There are wide variations in the way ambulance trusts in England calculate their response times to 999 calls, evidence seen by the BBC suggests.
Most trusts in England claim to have hit a response time target
Many trusts do not start timing responses until minutes after receiving a call, it has emerged.
Latest figures show that most ambulance trusts in England claim to have hit a government target on response time.
But they do not show that trusts count response time from different starting points, the BBC's Andrew Hosken said.
In 2001, the government said ambulances should reach at least 75% of life-threatening emergency calls in eight minutes - the maximum time a cardiac arrest patient has to be seen if they are to have any chance of surviving.
According to the latest figures, 26 out of the 31 ambulance trusts in England claim to have hit the target or bettered it.
But it has emerged that many trusts do not start the clock until a minute-and-a-half to two minutes after receiving a call, the BBC investigation found.
There are also wide discrepancies among ambulance trusts as to what they term as a life-threatening emergency.
Roger Thame, chief executive of the Staffordshire Ambulance Service, the country's best-performing ambulance trust, said the late clock sometimes enabled ambulance services to achieve targets and could be masking poor performance.
"We are cheating the system. We need to be open and honest about how long it takes.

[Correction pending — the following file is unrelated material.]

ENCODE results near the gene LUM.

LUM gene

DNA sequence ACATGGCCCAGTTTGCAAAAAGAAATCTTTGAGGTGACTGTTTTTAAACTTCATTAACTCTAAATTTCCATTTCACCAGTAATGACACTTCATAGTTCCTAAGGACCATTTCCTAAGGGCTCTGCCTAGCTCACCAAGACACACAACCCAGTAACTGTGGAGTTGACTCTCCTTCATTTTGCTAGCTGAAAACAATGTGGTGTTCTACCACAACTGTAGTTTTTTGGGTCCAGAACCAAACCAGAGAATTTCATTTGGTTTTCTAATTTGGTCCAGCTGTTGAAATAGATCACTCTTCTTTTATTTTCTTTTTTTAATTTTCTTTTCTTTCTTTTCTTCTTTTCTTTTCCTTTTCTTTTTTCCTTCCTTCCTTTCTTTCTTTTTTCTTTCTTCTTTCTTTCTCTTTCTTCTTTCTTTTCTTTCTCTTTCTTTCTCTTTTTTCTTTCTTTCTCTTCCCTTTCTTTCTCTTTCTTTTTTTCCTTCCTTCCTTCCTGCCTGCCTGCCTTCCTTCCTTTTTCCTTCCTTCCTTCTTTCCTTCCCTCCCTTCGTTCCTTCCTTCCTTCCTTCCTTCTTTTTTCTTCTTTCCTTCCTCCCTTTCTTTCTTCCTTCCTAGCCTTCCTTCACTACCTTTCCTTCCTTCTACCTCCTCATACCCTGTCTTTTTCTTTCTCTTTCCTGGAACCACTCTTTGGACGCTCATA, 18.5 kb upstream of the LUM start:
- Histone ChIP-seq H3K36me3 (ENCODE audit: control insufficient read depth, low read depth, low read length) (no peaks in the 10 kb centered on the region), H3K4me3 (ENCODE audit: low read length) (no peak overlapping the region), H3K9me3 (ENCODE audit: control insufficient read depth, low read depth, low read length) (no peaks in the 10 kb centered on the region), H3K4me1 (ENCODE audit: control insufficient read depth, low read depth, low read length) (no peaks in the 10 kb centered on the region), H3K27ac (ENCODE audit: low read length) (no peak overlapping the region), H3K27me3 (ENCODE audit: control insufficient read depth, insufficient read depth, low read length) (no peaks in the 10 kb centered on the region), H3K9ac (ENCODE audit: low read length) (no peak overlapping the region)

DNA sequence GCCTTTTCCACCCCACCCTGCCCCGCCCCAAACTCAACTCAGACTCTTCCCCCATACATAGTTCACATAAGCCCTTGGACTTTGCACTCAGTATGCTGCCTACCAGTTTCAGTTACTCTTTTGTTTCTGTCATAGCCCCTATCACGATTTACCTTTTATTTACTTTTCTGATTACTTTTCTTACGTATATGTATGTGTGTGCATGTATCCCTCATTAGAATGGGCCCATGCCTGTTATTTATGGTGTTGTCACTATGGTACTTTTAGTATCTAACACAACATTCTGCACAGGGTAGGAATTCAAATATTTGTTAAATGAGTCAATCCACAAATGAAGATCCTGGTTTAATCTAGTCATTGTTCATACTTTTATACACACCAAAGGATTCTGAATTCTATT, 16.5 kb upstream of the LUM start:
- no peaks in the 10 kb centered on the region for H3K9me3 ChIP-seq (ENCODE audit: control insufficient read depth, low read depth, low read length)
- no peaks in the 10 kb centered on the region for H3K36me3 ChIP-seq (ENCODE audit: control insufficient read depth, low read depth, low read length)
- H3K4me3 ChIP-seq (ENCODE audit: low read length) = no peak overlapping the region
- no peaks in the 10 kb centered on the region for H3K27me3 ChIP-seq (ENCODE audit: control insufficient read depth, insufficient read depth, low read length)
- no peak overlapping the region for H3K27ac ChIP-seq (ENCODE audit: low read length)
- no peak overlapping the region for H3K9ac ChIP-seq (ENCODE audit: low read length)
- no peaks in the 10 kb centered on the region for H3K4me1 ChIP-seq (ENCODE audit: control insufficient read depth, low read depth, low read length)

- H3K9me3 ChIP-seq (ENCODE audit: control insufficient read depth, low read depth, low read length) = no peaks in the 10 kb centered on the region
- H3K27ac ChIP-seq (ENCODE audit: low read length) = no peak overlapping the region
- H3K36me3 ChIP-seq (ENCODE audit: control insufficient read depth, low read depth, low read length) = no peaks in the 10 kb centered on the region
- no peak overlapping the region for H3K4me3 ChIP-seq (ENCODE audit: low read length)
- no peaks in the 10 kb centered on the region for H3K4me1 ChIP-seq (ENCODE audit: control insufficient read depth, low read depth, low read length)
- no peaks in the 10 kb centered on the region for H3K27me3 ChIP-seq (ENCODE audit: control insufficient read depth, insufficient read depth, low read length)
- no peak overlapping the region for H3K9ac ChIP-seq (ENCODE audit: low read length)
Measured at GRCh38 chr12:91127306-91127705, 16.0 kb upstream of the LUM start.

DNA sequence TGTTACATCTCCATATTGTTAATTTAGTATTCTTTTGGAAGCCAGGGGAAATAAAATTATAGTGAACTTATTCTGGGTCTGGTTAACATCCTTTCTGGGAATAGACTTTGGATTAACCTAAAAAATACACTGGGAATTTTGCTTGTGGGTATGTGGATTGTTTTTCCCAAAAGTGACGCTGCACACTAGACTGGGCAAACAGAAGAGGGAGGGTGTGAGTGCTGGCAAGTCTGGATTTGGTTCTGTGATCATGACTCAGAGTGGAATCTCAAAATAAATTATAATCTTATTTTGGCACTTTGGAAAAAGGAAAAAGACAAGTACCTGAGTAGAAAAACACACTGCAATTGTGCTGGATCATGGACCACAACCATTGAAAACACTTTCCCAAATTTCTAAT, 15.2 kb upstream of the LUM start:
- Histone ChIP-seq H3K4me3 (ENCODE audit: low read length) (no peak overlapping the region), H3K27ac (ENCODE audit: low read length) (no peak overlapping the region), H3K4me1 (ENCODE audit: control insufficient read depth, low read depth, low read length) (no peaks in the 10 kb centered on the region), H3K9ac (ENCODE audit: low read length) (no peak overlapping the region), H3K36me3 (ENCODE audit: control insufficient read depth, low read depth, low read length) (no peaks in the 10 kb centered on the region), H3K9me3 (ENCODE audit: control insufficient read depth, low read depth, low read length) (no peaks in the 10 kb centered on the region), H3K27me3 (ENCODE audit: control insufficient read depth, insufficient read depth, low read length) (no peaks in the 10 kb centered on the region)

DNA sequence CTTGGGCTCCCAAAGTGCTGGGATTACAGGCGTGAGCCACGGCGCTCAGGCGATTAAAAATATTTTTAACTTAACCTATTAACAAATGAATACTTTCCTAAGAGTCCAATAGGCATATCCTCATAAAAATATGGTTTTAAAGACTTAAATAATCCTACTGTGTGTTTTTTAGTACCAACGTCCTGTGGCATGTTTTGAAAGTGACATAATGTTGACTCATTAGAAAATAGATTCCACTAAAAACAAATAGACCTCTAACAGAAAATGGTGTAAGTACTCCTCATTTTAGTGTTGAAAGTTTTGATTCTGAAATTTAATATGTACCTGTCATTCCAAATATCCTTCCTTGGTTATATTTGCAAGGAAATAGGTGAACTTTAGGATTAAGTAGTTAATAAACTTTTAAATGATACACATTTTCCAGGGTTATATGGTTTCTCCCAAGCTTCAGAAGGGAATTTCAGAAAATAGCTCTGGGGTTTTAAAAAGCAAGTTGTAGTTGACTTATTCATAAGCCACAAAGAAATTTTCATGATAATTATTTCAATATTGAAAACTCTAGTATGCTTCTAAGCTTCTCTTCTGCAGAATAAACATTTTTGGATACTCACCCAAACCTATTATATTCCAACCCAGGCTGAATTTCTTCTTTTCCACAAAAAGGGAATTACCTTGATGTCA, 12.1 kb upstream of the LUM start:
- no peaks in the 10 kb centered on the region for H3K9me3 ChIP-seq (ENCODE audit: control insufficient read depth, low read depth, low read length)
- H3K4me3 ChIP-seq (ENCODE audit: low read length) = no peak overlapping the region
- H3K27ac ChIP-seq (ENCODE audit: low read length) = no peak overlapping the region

"I think it takes one-and-a-half to two minutes (before starting the clock) on average, and in some cases over four minutes."
The BBC investigation showed some ambulance trusts were achieving extraordinary results by reaching calls within one second.
And an NHS source said the London Ambulance Service, which claimed to have met the government target last year, had received a report which showed the London control room delayed starting the clock by an average of four-and-a-half minutes.
A spokesman for the London Ambulance Service said he could not discuss the report because it was prepared for the government.
But he said over the last six months, the clock started on average 83 seconds after receiving a call.
The investigation also raised concerns about how trusts are categorising life-threatening calls.
Figures from 2005 showed that only 8% of calls in Berkshire were in the most serious group - compared to a national average of 30% and 46% in Staffordshire. The trust said it stood by its figures.
Richard Diment, chief executive of the Ambulance Service Association, said government guidelines demanded trusts only start the clock after certain information had been collected from the caller.
He said a few years ago some trusts may have been taking four minutes, but he added: "I think most trusts are starting the clock within one minute."
Health Minister Lord Warner also denied the situation was as bad as the BBC investigation suggested.
"In any human system there will be bits of frailty, but all ambulance services have improved in the last few years and that has saved lives."